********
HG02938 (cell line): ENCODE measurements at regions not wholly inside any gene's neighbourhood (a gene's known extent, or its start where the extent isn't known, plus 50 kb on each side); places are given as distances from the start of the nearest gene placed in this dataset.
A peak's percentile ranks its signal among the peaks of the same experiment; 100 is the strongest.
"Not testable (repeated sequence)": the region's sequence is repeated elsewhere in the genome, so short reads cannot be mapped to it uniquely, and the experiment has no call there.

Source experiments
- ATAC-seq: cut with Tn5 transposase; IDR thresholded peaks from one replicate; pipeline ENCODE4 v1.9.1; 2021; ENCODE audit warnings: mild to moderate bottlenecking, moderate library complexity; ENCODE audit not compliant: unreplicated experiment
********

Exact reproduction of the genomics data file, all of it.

HG02938 (cell line): ENCODE measurements at regions not wholly inside any gene's neighbourhood (a gene's known extent, or its start where the extent isn't known, plus 50 kb on each side); places are given as distances from the start of the nearest gene placed in this dataset.
A peak's percentile ranks its signal among the peaks of the same experiment; 100 is the strongest.
"Not testable (repeated sequence)": the region's sequence is repeated elsewhere in the genome, so short reads cannot be mapped to it uniquely, and the experiment has no call there.

Source experiments
- ATAC-seq: cut with Tn5 transposase; IDR thresholded peaks from one replicate; pipeline ENCODE4 v1.9.1; 2021; ENCODE audit warnings: mild to moderate bottlenecking, moderate library complexity; ENCODE audit not compliant: unreplicated experiment